"You're no saint," is a common (if sort of mean) expression that fails to take into account how hard it actually is to become a real, Catholic saint. How canonization works has, understandably, gone through a few changes since the early days of the Church, but the rigour with which it's carried out has always been central to the process. Here, we'll walk through how one becomes a saint today — just in case that's in your 10-year plan.
Canonization itself can get a little complicated, but where it starts is simple. In order to be considered for sainthood, you must have died at least five years ago and either have a claim to martyrdom (like Saint Joan of Arc) or have performed a miracle.
Of course, acts of martyrdom and miracles come in many forms. Luckily, the Church uses a pretty simple rule to determine whether those acts are saintly or not.
Simply put, anyone who spends their life emulating Jesus and his teachings deserves to be canonized. In other words, a saint is someone who lived with "heroic virtue" and is definitely, absolutely with God in death. This is the first thing that the Church will check before even thinking about moving toward canonization.
This holiness is determined through a rigourous vetting process, in which the potential saint's records, writings, and life are analysed for anything that could be deemed impure — in other words, anything that goes against the values of Christianity. (It's kind of like the Christian version of combing through years of a new SNL cast member's tweets for anything offensive.) Once this person's life has been cleared of possible heresy, their case is sent to the Congregation for the Causes of the Saints.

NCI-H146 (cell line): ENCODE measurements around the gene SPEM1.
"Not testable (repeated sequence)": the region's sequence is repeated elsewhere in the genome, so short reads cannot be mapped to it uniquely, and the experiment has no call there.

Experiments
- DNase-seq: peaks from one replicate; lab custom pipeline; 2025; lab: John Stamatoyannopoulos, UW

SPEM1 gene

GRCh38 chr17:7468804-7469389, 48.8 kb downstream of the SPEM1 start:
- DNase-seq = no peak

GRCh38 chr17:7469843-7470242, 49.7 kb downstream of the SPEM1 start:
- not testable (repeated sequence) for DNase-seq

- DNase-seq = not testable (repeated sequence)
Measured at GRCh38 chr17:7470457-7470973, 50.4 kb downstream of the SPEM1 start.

The Congregation is responsible for taking an even deeper dive into the candidate's life as a Christian: What, specifically, did they do to prove their devotion to God? Were they committed to charity work? Did they serve their church with love and complete faith? This part of the process is equal parts research and discussion, as officials work together to determine whether this person was truly holy (and, until 1983, one official would be assigned the role of the "Devil's advocate," whose duty was to question and argue against the candidate's case).
The Congregation and other Vatican officials reach the end of their investigation when they can identify what, if any, miraculous acts this person performed in their life. According to PBS's Religion & Ethics Newsweekly, it's of the utmost importance to prove that an actual miracle took place. And all other explanations need to be ruled out before an act can be confirmed as a true "miracle." In one case, the Church actually sent for medical records to verify that the candidate healed someone.
If the Congregation finds substantial proof that the potential saint performed at least two miracles, it passes their case on to the Pope. It's up to him to make the final decision as to whether the candidate becomes a saint. Once the person is canonized, the Pope leads a special mass and their name is added to the official canon of recognized saints.
So, it's safe to say that, if someone achieves the title of "saint," their faith has been more than tested — it's been researched, questioned, and formally approved.